President Obama has picked Sally Jewell, president and CEO of outdoor equipment and apparel retailer Recreational Equipment Inc., as his nominee to be the Dept. of the Interior secretary. The choice was a surprise because Jewell had not been among those rumored as a candidate for the top Interior post.
Jewell has strong environmental credentials. She also has a mechanical engineering degree and worked early in her career as an engineer for energy giant Mobil in the Oklahoma and Colorado oil fields.
In announcing Jewell’s selection on Feb. 6, Obama called her “an expert in the energy and climate issues that are going to shape our future.” Obama noted Jewell’s background in energy, followed by 19 years in the banking industry and eight years as CEO of Kent., Wash.-based Retail Equipment. “She knows the link between conservation and good jobs,” he said.
The Interior agencies that have significant impacts on the construction industry include the Bureau of Reclamation, which builds and maintains dams and other water infrastructure in the West; the National Park Service, whose 2012 construction budget totalled $160 million; and the U.S. Fish and Wildlife Service, whose decisions on whether to include certain animals and plants on the endangered-species list can affect the progress of a various types of projects.
If Jewell is confirmed as secretary, she will be in the middle of a long-running fight between environmental groups, which oppose developing much of the federal land Interior oversees, and energy companies, which have been pushing to expand oil and gas drilling on those properties.
Senate Energy and Natural Resources Committee Chairman Ron Wyden (D-Ore.) called Obama’s selection of Jewell “an inspired choice.” Wyden’s panel has jurisdiction over most Interior Dept. issues and will be the committee that will hold a hearing on Jewell’s nomination.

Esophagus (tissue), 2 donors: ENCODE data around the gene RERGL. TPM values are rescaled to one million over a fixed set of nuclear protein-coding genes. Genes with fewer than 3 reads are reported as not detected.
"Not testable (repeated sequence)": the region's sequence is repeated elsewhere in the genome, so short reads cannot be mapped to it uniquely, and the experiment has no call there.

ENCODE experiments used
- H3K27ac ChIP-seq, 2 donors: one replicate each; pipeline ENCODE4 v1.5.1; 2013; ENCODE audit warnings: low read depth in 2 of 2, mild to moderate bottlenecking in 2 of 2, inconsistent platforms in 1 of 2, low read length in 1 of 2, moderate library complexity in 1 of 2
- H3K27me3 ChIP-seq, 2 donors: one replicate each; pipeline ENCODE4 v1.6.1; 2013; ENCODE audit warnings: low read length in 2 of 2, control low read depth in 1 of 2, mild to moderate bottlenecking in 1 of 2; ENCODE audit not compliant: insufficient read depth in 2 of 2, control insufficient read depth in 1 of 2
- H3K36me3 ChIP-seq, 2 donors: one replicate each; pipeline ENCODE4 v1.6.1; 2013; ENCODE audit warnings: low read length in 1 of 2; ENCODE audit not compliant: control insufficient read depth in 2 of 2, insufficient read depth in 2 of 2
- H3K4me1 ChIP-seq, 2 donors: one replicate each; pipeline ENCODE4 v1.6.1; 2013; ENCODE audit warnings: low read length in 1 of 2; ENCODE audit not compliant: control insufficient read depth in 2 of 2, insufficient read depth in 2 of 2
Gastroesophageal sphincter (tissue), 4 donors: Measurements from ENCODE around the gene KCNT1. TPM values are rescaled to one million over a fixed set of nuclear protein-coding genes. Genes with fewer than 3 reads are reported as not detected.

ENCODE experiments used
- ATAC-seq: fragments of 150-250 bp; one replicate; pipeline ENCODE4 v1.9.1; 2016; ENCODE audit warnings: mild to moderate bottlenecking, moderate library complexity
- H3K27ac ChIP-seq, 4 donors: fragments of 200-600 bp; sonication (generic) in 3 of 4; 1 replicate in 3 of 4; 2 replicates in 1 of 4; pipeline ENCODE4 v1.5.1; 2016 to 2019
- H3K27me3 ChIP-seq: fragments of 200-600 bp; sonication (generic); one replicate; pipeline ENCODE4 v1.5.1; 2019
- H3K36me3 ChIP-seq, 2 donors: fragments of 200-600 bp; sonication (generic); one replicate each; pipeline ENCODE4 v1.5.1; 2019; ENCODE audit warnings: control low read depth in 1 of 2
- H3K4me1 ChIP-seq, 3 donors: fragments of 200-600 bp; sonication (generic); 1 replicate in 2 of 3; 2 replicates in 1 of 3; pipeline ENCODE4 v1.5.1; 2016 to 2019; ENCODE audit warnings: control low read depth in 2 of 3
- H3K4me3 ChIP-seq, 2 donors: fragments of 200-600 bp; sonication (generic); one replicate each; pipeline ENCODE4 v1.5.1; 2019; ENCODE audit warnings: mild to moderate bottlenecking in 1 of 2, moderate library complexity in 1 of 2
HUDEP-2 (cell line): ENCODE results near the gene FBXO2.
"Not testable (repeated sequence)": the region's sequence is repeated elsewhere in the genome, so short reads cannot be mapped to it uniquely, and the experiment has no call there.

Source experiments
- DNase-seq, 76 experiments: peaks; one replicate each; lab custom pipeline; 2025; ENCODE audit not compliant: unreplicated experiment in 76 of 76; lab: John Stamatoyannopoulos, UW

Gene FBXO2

For many congressional Republicans and oil-and-gas industry officials, the critical issue at Interior will be seeking wider authority to tap hydrocarbon reserves on federal land.
Sen. Lisa Murkowski (R-Alaska), the top Republican on the energy committee, said many people in the western U.S. rely for their livelihoods “on maintaining a real balance between conservation and economic opportunity.” Murkowski added that she looks forward to hearing how Jewell “plans to restore balance to the Interior Dept.”
American Petroleum Institute CEO Jack Gerard said, “Increasing access to America’s vast energy resources should be a top priority for the next Interior secretary.”
Environmental groups welcomed Jewell’s selection. Sierra Club Executive Director Michael Brune said, “We look forward to working closely with her to preserve … more of our natural heritage by designating new national monuments, protecting America’s Arctic from risky drilling, and keeping dirty and dangerous fracking out of our public lands.”
If confirmed, Jewell would succeed Ken Salazar, who recently announced he would leave the Interior Dept. to return to Colorado. Before becoming Interior secretary in 2009, Salazar had represented Colorado in the U.S. Senate for four years.